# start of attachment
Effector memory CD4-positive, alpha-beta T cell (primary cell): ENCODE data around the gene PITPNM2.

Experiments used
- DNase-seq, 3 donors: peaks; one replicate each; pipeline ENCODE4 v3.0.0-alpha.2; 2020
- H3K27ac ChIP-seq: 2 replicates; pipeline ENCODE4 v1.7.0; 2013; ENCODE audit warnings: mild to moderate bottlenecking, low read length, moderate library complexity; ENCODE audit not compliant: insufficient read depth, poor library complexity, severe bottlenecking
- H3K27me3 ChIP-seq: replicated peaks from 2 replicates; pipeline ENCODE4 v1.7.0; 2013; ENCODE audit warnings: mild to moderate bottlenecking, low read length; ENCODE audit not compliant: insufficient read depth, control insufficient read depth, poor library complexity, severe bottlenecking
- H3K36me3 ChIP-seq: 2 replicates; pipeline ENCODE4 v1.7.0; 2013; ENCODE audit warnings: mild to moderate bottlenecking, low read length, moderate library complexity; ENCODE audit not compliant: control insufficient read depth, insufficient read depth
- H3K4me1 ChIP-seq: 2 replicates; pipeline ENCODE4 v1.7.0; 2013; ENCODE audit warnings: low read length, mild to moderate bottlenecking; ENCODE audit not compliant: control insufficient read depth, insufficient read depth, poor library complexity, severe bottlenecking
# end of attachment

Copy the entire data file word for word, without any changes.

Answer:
Effector memory CD4-positive, alpha-beta T cell (primary cell): ENCODE data around the gene PITPNM2.

Experiments used
- DNase-seq, 3 donors: peaks; one replicate each; pipeline ENCODE4 v3.0.0-alpha.2; 2020
- H3K27ac ChIP-seq: 2 replicates; pipeline ENCODE4 v1.7.0; 2013; ENCODE audit warnings: mild to moderate bottlenecking, low read length, moderate library complexity; ENCODE audit not compliant: insufficient read depth, poor library complexity, severe bottlenecking
- H3K27me3 ChIP-seq: replicated peaks from 2 replicates; pipeline ENCODE4 v1.7.0; 2013; ENCODE audit warnings: mild to moderate bottlenecking, low read length; ENCODE audit not compliant: insufficient read depth, control insufficient read depth, poor library complexity, severe bottlenecking
- H3K36me3 ChIP-seq: 2 replicates; pipeline ENCODE4 v1.7.0; 2013; ENCODE audit warnings: mild to moderate bottlenecking, low read length, moderate library complexity; ENCODE audit not compliant: control insufficient read depth, insufficient read depth
- H3K4me1 ChIP-seq: 2 replicates; pipeline ENCODE4 v1.7.0; 2013; ENCODE audit warnings: low read length, mild to moderate bottlenecking; ENCODE audit not compliant: control insufficient read depth, insufficient read depth, poor library complexity, severe bottlenecking